Matthew 7:3

When Jesus says to take the plank out of our eye, he means to quit talking about the speck in someone else’s eye. In other words we all need to admit that we’re all sinners, and that we’ve all hurt and damaged other people.

2.      Secondly, forgive others

The second idea, as we move forward with a biblical response to the #MeToo movement, is to understand that forgiveness is what God calls us to do. Sometimes, forgiveness is very difficult for people when they’ve been abandoned and abused so many times, over and over again. And the only way we can forgive is by claiming the forgiveness offered to us by Jesus, by believing his death on the cross was the payment for our own wrongdoing.

Jesus was the only perfect person that walked the earth. Yet astoundingly, he suffered the death that we are owed for the wrong we have done. And God in his generosity and grace, takes that death of Jesus, as if it were our punishment. He forgives us. And likewise, we are called to forgive others.

Jesus, then, gives us the ability to forgive someone, to have that courage to do so. And to do it over and over again, sometimes, in order to find complete healing.

If it is possible, as far as it depends on you, live at peace with everyone.” Paul the Apostle

Romans 12:18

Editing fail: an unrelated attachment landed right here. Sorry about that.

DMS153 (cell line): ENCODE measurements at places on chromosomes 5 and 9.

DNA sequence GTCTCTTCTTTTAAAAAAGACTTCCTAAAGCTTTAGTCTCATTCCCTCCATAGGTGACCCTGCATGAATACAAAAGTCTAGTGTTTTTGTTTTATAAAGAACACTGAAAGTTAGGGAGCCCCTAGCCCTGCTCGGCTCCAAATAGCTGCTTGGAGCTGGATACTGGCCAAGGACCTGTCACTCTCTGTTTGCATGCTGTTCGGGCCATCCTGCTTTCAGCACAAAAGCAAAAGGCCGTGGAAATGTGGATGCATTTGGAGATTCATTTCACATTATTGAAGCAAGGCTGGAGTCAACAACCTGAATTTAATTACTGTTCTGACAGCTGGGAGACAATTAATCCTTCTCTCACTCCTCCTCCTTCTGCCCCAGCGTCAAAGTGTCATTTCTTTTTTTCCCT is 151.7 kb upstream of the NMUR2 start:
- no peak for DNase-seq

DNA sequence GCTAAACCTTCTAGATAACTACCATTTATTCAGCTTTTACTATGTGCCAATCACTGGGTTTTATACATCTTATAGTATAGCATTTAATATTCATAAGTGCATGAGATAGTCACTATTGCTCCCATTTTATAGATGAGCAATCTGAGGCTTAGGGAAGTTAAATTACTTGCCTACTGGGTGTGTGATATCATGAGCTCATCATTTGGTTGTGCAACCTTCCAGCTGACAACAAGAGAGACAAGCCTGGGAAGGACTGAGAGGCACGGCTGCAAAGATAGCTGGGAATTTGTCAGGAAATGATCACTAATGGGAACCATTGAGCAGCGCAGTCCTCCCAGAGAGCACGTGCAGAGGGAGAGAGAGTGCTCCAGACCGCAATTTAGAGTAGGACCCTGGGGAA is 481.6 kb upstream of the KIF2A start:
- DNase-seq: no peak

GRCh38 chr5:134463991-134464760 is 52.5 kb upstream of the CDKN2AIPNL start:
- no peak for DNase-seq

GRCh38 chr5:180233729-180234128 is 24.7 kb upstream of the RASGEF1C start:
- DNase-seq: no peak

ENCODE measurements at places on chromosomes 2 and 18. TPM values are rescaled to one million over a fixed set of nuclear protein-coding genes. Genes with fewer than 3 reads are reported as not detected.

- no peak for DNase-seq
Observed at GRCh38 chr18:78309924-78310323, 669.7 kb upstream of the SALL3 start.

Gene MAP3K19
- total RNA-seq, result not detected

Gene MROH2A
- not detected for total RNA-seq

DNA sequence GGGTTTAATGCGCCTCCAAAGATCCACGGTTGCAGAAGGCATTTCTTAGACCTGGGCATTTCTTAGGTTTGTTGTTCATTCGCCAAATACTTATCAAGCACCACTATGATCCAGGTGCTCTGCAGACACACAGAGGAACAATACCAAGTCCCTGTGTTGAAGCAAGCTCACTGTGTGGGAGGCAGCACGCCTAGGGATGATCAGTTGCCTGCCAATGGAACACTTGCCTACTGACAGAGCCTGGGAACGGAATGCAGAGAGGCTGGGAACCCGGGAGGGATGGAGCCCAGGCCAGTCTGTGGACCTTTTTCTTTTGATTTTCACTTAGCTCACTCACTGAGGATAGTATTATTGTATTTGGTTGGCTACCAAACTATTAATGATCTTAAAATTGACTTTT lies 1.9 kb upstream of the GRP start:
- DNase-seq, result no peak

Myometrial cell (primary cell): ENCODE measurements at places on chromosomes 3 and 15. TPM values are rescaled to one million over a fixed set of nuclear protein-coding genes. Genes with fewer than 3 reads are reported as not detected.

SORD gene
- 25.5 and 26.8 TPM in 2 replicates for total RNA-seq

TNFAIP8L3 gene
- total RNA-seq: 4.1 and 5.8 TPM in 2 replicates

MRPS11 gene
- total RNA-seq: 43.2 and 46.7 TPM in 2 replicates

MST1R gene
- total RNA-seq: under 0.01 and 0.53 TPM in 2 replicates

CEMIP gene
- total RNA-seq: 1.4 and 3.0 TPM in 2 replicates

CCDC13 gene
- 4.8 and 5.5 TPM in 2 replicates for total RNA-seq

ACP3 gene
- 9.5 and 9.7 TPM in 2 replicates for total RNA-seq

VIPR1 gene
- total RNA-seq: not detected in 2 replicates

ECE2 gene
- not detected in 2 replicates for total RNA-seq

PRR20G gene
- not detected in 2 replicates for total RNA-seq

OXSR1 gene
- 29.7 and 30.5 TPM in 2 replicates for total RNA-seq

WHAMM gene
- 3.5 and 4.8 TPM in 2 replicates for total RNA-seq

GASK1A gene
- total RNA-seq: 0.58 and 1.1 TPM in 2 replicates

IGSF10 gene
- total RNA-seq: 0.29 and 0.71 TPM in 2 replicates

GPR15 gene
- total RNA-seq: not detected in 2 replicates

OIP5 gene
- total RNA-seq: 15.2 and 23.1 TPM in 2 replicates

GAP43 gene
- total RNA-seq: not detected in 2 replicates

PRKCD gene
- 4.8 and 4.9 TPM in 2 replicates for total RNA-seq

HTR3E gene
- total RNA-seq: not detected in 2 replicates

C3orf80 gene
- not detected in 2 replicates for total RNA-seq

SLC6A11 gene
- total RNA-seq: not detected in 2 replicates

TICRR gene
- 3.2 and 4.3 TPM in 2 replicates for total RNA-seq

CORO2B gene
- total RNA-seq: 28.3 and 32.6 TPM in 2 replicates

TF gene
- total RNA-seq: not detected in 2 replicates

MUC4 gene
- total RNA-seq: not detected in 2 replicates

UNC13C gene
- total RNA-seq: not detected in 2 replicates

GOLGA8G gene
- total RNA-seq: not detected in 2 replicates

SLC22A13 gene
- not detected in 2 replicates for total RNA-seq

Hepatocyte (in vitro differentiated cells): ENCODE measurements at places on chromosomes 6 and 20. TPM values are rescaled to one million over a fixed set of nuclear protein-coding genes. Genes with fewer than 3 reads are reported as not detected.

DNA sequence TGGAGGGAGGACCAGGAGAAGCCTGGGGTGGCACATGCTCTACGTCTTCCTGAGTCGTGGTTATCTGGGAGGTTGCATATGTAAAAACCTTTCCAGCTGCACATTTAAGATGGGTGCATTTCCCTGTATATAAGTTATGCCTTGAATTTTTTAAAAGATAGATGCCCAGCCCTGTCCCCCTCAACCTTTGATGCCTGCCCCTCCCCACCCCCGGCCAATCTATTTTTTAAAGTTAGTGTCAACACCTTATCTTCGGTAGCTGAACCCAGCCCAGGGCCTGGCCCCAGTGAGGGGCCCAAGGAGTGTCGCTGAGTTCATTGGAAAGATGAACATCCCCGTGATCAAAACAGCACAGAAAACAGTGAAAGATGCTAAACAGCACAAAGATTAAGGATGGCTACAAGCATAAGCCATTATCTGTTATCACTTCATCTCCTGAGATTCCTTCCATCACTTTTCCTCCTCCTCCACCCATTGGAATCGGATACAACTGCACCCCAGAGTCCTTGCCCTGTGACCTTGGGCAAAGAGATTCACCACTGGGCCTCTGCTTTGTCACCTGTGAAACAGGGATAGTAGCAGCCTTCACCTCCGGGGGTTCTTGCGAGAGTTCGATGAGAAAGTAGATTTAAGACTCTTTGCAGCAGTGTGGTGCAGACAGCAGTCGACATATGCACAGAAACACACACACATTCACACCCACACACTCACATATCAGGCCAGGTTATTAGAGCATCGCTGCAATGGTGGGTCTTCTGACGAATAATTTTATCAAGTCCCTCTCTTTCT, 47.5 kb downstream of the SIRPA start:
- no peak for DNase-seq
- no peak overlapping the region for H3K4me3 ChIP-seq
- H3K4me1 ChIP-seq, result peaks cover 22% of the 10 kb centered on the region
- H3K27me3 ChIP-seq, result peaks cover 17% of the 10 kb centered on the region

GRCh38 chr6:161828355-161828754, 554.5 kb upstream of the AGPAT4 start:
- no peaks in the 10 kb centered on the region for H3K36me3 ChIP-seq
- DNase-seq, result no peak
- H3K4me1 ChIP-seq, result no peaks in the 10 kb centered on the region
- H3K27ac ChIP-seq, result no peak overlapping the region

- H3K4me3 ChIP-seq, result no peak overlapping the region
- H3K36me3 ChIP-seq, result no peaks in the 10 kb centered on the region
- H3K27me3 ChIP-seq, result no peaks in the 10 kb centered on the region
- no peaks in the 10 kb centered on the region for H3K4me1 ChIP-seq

The bottom line, it says, is “if it is possible”. In other words, as much as it depends on us, if it’s possible, we are to live in peace that we are to be a peacemaker, and not a peacekeeper.

As this verse says, live at peace with others – we’re to live in harmony. We’re to not be proud and conceited, and we’re not to repay an evil for an evil.

3.      Thirdly, stand firm

And finally, we must stand. Stand in Jesus, live a life of peace, and let God, again, bring that retribution. The very next verses say this:

 Do not take revenge, my dear friends, but leave room for God’s wrath, for it is written: “It is mine to avenge; I will repay,” says the Lord.

 On the contrary: “If your enemy is hungry, feed him;
if he is thirsty, give him something to drink.
In doing this, you will heap burning coals on his head.”

Romans 12:19-20

If we are to be peacemakers, (not peacekeepers) then we’re not to keep score. Because God is the one who will make the final judgments. God is the one we need to look towards. He’s the one that will repay evil for what it is.

And we’re to stand with our heads held high, knowing that it was through Jesus’ death, and through his forgiveness, that we’re able to get through these difficult times. So this is how we get through the issues, and the struggles that we all have with injustice.

As a consequence, we become difficult for perpetrators, to live around. When we forgive and stand firm, they see us, and they see our joy. They see that we don’t hold grudges. That we’re not bitter. That we don’t hold resentment. That we are like “burning coals”, and it’s like we heap burning coals on their head. So, we’re to live at peace, and let God take care of the rest.

The Last Word from Paul

Let’s finish well as we choose to move past the difficulties we face. Paul had some great ways of expressing the best way to live. So finally, in our biblical response to the #MeToo movement, remember this:

Love must be sincere. Hate what is evil; cling to what is good. Be devoted to one another in love. Honor one another above yourselves.

Rom 12:9, 10

What are you thoughts as Kathleen Cooke gives a biblical response to the #MeToo movement?

You are welcome to make comments, below.